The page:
In the seventh inning of last October’s American League Wild Card game between the Blue Jays and Orioles, a fan threw a beer can at outfielder Hyun Soo Kim in an attempt to interfere with a fly ball catch attempt. It didn’t work, as Kim still caught Melvin Upton, Jr.’s fly ball for the final out of the inning, but the incident sparked immediate outrage.
In the aftermath the Internet, quite predictably, went crazy, mocking and/or excoriating the beer-thrower. Eventually Toronto Police sent out a picture of the person they suspected to have thrown the beer. He was soon identified as Postmedia journalist Ken Pagan. Pagan at first told a half-truth, seemingly attempted to mislead — telling the press “I was drinking out of a cup” — but he soon came clean and was charged with “mischief.” He’d eventually be given probation and 100 hours of community service. He’d also lose his job with Postmedia.
Today there is a long — a very long — article from CBC News about Pagan, what led him to throw that beer and what has happened to his life since October. The short version: he was drunk and it was an impulse and, after some Internet infamy, the legal proceedings and some time delivering pizzas, he has managed to find a stable job outside of media. His girlfriend stuck with him and, though he’s banned from MLB ballparks and can’t really bring himself to watch Jays games yet, he’s gotten really involved in amateur baseball, his long time love, and seems to be in a pretty good place, all things considered.
Throwing a beer is not a capital crime, so at some point a guy should stop having to pay for such a transgression. As such, I’m happy that the guy is coming out of his bout with infamy mostly intact. Still, something about this whole story irks me.
Probably because of how deep a dive it is. We’re given Pagan’s whole life story, chronicling his love of baseball from childhood and his career arc. We’re given a play-by-play of that entire night, of course. We’re given a much longer account of his thoughts and feelings in the aftermath and the bouts of shame and embarrassment he went through and the now de riguer passages about just how mean the Internet can be to people.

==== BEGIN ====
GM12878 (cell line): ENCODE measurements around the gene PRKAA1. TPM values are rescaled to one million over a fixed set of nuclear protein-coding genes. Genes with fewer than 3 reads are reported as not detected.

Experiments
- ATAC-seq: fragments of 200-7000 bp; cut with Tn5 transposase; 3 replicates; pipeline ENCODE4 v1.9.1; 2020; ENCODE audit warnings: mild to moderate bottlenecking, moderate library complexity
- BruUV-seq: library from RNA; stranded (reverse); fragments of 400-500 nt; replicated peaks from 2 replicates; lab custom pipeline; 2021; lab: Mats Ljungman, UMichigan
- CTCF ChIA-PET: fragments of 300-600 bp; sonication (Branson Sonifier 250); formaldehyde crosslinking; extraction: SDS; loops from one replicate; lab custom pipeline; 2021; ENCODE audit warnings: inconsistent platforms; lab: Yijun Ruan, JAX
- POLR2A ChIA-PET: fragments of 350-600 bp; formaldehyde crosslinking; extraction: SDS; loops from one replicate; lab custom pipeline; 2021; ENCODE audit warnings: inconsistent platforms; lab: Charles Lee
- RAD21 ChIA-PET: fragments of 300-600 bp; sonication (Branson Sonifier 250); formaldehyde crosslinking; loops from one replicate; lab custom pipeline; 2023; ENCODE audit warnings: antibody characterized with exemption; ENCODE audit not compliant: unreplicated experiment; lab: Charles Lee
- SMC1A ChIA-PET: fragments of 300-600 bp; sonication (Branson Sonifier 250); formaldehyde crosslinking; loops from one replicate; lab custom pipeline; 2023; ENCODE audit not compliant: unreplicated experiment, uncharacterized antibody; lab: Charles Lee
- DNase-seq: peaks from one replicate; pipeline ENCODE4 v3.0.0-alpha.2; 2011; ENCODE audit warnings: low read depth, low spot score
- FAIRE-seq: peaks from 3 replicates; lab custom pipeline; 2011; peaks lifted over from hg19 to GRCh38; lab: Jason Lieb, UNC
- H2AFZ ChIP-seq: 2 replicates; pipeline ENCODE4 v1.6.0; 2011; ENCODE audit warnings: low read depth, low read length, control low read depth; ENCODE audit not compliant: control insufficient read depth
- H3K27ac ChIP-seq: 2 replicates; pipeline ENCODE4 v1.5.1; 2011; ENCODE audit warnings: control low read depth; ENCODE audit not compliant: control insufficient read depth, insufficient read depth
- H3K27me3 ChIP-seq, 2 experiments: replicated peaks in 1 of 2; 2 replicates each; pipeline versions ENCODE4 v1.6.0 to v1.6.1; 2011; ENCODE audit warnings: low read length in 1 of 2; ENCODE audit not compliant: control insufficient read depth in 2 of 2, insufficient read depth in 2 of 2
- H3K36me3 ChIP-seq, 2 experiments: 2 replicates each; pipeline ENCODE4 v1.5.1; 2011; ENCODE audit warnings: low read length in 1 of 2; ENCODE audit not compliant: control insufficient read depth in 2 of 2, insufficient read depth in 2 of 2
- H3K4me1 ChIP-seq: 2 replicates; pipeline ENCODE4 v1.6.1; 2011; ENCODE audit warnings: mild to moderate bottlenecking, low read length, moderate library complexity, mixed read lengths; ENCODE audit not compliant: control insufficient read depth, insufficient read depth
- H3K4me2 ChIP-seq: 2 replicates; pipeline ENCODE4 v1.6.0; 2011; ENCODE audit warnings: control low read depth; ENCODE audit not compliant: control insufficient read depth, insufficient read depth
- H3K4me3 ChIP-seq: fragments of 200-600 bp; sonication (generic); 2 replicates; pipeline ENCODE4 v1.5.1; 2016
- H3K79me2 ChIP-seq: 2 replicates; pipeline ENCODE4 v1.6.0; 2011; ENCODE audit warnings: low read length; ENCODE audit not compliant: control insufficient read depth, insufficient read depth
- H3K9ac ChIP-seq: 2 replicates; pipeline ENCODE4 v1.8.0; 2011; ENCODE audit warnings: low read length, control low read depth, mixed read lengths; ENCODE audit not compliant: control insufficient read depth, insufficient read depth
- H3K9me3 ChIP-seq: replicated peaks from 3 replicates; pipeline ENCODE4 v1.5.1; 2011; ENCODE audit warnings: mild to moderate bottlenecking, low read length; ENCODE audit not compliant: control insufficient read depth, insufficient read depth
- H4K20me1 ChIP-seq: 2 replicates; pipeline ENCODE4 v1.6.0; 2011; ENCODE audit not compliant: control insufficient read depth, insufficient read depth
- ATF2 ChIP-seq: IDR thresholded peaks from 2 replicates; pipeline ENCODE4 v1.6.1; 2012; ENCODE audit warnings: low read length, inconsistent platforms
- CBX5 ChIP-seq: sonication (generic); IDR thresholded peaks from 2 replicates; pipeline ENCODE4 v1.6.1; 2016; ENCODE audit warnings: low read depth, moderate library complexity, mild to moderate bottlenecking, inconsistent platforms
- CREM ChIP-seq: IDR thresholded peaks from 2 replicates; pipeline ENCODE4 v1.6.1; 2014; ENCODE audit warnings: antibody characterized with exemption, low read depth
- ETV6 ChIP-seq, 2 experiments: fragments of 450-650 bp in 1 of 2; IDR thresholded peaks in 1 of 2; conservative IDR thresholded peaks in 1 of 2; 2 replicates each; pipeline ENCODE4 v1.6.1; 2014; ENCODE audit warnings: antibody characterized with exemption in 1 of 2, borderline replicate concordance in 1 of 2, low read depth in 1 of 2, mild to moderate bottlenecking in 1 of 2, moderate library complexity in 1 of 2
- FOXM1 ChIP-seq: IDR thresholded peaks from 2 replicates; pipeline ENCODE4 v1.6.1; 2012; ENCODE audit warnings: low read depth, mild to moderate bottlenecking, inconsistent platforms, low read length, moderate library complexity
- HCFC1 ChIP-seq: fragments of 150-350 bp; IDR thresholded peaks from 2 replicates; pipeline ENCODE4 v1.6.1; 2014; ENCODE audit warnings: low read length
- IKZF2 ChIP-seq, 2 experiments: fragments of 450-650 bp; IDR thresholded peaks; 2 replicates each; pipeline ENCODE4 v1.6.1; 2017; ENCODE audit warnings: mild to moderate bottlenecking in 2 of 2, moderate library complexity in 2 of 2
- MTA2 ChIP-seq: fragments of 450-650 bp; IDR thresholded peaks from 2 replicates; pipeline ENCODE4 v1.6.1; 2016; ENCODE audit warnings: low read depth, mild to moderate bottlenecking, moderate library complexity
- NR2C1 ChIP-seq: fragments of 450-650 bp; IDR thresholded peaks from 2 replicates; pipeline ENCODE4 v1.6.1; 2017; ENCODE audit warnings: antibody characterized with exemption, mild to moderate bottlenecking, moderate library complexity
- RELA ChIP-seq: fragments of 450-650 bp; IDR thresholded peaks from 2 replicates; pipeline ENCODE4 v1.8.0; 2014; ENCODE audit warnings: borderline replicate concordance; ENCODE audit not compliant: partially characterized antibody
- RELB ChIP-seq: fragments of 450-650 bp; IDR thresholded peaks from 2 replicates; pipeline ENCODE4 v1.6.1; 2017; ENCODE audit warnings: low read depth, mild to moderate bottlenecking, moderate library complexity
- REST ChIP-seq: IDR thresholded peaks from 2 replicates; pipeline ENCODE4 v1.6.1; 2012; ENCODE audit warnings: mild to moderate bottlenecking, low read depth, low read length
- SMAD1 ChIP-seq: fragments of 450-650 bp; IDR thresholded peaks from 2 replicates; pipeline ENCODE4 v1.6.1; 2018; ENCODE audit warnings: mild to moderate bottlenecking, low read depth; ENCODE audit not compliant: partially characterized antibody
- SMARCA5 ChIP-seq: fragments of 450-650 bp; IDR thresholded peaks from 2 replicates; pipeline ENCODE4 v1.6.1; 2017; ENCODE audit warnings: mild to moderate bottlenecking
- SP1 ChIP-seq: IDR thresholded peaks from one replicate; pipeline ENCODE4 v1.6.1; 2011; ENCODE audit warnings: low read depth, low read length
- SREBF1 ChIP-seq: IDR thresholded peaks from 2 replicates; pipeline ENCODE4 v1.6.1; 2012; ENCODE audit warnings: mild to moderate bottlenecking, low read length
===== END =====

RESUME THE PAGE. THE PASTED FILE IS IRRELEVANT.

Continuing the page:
All of which is important to Pagan — I don’t mean to diminish anyone’s suffering — but most of it seems calculated to make us forget that this is a pretty simple story: “Guy got drunk and did a stupid thing.” That’s really the alpha and omega of it, yet even that much is hidden by the writer’s misleading and inapt comparisons to Steve Bartman and other people made infamous due to mistakes at a baseball game or on social media. Bartman, of course, committed no crime and his act couldn’t have hurt someone like Pagan’s did. He also wasn’t acting like a drunken lout like Pagan was. Pagan is not public enemy number one by any stretch, but he’s not a Canadian Steve Bartman.
I suppose everyone is the lead actor in their own personal drama. This story is, no doubt, a formative one for Pagan and the lessons he learns from it will impact the rest of his life. I likewise don’t begrudge him the chance to give the world a better impression of who he is than that which it got last October. But people do dumb stuff everyday and rarely if ever do they get the full-blown, soft-focus redemption tale like Pagan gets here.
When we see stuff like this we should ask why it’s appearing. And why similar treatments do not appear for others who find themselves suddenly infamous for what, to them, are likely similarly uncharacteristic transgressions.